By Mark La Ciura
contributing writer 

Railfanning hot spot at Caliente's Horseshoe Curve


June 10, 2023

Mark La Ciura.

Pictured is Southern Pacific's Heritage Series 1996 at Caliente, California's Horseshoe Curve. The color scheme of this Heritage locomotive was inspired by their famous "Daylight" trains. I prefer the Santa Fe's Warbonnet colors.

Caliente, California is a quick trip for Tehachapi railfans to see the interesting Horseshoe Curve. The day I went I saw seven trains in a period of three hours, which included a Southern Pacific Heritage Series 1996 and a BN Santa Fe Warbonnet.

The Horseshoe Curve at Caliente is on the Union Pacific railroad Mojave sub-division, part of the old Southern Pacific Los Angeles to San Francisco Valley route. This route was built between 1875 and 1876. The curve is about a three mile drive downhill from Hwy 58 on the Bealville Road. As a note of safety, make sure you have good brakes on your car. It's a fairly long hill from Hwy 58; just keep your speed in check.

Caliente is a bit of a snapshot of the past and it reminds me of a most famous railfan trip made in the closing days of the American steam engines. This trip was called the "Bankers Holiday Special" in 1954 from Los Angeles to Caliente.

The motive power for this 1954 railfan trip was two Southern Pacific steamers: a GS-4 locomotive and a cab-forward steam engine. They had over 500 people for this trip and they all debarked the train in Caliente, so the steam power could be changed out at the Bakersfield shops for a fresh GS-4 and another cab forward for the return trip to Los Angeles.

The group saw an impressive display of motive power that included first generation diesels and steam power.

The EMD F-7s were the most successful diesels of that time and the F-7s had 1,500 horsepower. The Electromotive Division of General Motors started making the F-7 in February of 1949.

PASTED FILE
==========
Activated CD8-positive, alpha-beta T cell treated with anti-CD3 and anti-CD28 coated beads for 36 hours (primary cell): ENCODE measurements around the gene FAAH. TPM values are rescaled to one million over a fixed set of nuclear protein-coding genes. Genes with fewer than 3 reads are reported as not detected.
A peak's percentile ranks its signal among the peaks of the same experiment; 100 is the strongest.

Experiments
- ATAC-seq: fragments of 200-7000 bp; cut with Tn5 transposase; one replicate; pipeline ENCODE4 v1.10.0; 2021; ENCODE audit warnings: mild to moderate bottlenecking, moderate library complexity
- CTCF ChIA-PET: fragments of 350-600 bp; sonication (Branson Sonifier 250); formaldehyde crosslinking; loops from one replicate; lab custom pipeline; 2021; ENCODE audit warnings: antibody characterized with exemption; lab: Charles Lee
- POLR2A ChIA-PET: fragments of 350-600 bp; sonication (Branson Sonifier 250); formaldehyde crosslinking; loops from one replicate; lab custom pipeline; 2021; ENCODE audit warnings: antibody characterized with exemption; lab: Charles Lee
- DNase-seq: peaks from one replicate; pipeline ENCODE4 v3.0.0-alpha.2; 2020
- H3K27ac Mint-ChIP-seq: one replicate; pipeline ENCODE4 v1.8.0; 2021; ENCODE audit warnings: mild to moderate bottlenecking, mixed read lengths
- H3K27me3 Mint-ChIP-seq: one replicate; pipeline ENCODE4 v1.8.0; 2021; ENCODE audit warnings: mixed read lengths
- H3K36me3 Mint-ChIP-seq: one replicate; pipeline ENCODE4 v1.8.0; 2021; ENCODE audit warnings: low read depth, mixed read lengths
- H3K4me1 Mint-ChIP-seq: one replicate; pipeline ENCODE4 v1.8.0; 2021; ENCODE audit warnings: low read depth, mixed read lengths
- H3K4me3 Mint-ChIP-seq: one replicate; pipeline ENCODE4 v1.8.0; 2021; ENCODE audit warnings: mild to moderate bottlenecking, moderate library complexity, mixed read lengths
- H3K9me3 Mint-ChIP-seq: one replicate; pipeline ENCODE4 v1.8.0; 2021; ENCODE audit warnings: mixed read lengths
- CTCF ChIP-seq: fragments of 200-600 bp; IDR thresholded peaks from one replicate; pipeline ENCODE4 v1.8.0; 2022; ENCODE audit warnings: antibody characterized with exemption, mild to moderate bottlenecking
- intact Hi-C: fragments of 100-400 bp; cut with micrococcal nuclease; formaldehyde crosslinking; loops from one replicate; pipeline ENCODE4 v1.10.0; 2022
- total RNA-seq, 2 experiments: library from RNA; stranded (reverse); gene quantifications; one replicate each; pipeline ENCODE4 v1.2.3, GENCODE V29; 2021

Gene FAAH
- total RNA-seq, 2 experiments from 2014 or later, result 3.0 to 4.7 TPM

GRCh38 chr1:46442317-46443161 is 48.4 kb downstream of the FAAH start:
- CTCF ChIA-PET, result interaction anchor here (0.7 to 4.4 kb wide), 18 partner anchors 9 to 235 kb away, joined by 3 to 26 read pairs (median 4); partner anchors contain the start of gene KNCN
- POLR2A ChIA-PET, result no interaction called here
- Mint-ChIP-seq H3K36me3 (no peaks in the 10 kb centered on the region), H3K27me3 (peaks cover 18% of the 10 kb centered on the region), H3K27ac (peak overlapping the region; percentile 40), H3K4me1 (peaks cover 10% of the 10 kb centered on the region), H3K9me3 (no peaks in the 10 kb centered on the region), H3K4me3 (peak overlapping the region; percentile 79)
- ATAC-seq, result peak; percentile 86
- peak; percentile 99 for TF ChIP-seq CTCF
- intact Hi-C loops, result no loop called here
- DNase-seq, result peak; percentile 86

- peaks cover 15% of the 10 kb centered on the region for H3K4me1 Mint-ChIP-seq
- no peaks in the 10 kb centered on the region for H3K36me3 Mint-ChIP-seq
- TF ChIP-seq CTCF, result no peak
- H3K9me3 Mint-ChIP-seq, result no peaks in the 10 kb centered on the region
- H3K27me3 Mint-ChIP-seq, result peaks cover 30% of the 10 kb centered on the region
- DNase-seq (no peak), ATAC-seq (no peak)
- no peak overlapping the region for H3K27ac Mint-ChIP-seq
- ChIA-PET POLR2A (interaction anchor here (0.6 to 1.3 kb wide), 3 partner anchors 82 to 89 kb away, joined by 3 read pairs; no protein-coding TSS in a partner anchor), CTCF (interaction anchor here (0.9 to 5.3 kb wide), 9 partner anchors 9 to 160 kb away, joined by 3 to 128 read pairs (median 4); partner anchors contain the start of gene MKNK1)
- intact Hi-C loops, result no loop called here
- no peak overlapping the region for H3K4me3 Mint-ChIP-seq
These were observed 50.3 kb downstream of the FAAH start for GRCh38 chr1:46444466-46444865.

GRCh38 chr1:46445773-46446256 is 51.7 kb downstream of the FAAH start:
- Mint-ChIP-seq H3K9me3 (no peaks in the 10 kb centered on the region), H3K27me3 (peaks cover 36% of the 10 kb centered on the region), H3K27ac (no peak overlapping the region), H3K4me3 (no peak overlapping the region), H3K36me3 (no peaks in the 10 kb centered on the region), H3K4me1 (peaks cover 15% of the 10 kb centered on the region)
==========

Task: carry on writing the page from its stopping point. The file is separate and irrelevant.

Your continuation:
Steam power is fantastic to watch but we can see why the move to the newer diesels units were being phased in for lower maintenance equipment.

Diesels did not need to stop for water and had dynamic braking using the electric traction motor as a generator and wheel brake when slowing the train down. This was perfect for our long downhill grade from Tehachapi to Bakersfield, saving the train cars' wheel brakes.

Mark La Ciura.

Caliente Post Office.

Caliente is still a railfan's dream. The day I went, I met Cleave, who had traveled all the way from Australia to see our famous Tehachapi Loop and the Caliente Horseshoe Curve. He told me there is nothing in Australia like the altitude changes we have here. The rail line goes from Tehachapi at 4,000 feet (msl) to Caliente at 1,312 feet (msl). Cleave commented on the very green hills that we have now due to all the rain we have been blessed with and he saw snow still on Tehachapi peak, too.

Caliente is a rustic, wide open location with over a 1,000 people living there. You are only about 22 miles southeast of Bakersfield. So, you can spend a few hours in Caliente, have lunch in Bakersfield and still have lots of daylight left to check out all the poppies on the return trip back to Tehachapi.

With the high cost of fuel these days a day trip near home fits well in my budget. I hope it fits into your day trip plans, too. It's well worth it. Our area has lots to see right around the corner.


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